Weighing The Potential Risks and Rewards of ETFs 

ETFs have advantages and disadvantages, which help dictate the kind of investors for which they are best suited.

Benefits and Risks of ETFs

ETFs often have low expense ratios. In addition, ETFs give you access to many kinds of indexes. There are ETFs for individual sector benchmarks, such as the NASDAQ Biotechnology Index; non-U.S. benchmarks, such as the MSCI South Korea Index; and the bond market, including the iShares Barclays Aggregate Bond Fund. ETFs allow investors to target very specific investment opportunities.

ETFs are tax-efficient. Portfolios incur capital gains and a resulting tax liability when appreciated securities are sold. But sales of portfolio holdings in ETFs are infrequent. Like an index mutual fund, index-based ETFs are passively managed and have limited turnover.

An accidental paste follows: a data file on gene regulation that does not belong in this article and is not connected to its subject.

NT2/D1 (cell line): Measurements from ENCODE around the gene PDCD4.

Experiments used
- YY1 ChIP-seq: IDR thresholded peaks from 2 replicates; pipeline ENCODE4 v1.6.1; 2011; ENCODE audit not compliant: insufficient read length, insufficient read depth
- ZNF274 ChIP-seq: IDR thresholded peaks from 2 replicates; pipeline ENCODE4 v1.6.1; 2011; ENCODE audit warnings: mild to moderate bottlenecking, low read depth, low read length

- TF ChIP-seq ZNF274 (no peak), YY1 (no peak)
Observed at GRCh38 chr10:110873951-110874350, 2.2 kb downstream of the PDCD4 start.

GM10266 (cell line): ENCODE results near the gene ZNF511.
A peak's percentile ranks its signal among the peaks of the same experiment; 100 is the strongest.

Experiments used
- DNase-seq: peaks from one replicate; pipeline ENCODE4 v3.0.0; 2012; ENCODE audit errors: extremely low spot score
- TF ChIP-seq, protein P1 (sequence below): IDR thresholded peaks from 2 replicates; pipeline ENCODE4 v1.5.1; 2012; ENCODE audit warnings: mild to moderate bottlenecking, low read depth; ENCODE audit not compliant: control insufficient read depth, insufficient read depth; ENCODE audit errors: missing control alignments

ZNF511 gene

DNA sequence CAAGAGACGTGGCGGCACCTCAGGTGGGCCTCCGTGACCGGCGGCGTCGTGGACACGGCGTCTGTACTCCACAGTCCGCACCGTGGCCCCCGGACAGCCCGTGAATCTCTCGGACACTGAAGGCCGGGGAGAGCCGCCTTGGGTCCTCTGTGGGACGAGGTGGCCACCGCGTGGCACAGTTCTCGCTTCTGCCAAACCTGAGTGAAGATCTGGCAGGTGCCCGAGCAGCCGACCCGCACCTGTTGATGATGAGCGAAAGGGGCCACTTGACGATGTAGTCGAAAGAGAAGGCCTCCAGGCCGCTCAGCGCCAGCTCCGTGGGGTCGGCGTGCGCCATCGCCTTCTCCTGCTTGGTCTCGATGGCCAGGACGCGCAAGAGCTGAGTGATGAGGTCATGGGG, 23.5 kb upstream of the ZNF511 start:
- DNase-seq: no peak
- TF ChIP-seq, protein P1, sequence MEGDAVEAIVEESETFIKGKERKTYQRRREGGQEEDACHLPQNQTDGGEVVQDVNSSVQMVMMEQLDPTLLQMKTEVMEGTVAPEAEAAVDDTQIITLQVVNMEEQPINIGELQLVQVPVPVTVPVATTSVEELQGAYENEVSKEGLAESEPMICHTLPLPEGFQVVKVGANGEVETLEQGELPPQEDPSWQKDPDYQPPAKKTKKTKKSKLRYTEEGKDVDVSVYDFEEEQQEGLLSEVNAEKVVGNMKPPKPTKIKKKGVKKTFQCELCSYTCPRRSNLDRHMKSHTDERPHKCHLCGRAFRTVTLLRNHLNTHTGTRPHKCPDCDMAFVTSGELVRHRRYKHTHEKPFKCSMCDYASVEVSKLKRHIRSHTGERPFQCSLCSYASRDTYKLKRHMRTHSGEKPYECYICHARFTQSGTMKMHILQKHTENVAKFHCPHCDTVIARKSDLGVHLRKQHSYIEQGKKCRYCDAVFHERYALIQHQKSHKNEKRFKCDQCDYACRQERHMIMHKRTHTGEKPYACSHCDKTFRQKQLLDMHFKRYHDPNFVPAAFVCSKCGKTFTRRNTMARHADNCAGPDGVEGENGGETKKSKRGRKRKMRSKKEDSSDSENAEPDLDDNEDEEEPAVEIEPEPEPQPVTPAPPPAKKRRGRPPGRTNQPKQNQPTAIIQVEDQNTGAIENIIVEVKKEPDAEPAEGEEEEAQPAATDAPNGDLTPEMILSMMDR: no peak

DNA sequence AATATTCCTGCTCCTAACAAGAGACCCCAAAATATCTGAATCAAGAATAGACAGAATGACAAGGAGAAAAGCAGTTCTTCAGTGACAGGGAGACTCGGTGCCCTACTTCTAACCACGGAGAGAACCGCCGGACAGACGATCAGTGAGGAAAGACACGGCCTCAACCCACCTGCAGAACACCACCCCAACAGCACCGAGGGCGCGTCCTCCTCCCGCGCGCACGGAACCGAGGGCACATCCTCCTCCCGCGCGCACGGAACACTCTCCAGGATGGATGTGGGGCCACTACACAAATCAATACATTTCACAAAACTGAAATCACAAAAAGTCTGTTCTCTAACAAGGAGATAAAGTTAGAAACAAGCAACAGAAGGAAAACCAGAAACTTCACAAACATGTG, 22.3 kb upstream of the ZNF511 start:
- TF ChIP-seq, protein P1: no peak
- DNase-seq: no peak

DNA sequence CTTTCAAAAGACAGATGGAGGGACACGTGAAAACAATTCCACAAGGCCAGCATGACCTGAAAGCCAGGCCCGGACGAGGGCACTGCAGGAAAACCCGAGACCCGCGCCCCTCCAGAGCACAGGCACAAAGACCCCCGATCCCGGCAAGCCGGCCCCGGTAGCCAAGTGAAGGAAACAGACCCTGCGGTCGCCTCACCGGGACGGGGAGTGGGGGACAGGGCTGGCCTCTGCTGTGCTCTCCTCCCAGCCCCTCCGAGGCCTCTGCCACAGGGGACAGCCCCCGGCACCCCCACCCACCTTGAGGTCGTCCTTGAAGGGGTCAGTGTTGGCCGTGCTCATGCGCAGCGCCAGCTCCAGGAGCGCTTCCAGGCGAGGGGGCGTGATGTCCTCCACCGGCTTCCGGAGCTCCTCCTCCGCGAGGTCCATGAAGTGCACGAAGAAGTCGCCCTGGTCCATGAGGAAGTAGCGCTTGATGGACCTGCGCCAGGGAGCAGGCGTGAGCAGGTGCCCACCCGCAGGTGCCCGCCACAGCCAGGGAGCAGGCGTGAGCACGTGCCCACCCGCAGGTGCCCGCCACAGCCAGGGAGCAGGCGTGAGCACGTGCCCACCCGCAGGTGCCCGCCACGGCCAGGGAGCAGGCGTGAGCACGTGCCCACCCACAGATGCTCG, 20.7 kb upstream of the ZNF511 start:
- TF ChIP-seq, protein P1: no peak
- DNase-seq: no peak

ETFs have an additional tax advantage in that they do not experience daily cash flows. Once a block of shares is being traded on the market, ETF sponsors only offer new shares (or redeem old ones) in large blocks to brokerage firms or other sizable shareholders. And when redeeming a block of shares, an ETF typically has the option of doing an in-kind trade, which transfers actual securities to the redeemer rather than cash. In-kind trades do not generate capital gains. ETF managers can use this opportunity to remove securities with a high tax liability, effectively allowing you to delay capital gains taxes until the final sale.

Leveraged ETFs can be complex and may carry substantial risk. Many leveraged and inverse leveraged ETFs are designed for short-term trading since they reset daily and seek to achieve their return objectives on a daily basis. Performance may differ from the performance of the underlying index and may not meet the performance expectations that may be suggested by their names. For more information, you should consult the website of the issuer of the ETF you are considering.

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